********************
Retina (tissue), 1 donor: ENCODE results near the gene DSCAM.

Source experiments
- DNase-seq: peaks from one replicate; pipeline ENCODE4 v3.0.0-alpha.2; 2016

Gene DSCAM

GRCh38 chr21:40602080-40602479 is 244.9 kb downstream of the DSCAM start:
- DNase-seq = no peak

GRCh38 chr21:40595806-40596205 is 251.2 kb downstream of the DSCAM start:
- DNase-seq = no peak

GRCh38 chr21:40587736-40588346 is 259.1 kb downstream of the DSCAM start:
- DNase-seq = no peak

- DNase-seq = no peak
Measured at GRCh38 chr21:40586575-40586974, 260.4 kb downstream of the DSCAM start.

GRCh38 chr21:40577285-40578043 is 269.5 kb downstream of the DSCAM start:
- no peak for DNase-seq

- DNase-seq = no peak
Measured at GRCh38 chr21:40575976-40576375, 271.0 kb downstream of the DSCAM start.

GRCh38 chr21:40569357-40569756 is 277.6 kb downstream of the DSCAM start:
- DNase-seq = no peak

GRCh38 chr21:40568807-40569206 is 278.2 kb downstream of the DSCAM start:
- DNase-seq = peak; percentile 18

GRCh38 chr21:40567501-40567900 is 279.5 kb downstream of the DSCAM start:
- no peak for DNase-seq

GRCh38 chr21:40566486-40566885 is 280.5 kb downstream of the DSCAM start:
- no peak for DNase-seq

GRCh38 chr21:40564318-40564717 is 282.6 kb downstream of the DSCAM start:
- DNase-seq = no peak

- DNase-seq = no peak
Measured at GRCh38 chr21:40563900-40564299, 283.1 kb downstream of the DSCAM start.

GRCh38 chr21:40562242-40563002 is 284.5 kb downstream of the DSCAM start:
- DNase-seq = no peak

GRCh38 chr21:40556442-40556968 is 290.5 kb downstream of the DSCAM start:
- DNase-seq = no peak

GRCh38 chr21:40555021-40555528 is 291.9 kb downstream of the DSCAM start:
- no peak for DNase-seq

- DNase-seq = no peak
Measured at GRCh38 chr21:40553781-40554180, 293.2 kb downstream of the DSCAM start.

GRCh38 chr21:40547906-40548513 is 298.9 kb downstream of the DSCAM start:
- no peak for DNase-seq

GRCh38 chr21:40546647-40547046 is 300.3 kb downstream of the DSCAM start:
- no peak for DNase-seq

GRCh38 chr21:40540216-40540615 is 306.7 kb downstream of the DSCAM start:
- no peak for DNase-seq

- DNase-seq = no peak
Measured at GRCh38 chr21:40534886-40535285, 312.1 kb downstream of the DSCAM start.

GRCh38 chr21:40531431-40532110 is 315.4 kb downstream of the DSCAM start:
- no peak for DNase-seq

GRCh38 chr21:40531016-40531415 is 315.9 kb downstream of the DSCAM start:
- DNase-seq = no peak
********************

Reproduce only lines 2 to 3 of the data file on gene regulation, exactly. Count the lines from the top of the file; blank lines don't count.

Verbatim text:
Source experiments
- DNase-seq: peaks from one replicate; pipeline ENCODE4 v3.0.0-alpha.2; 2016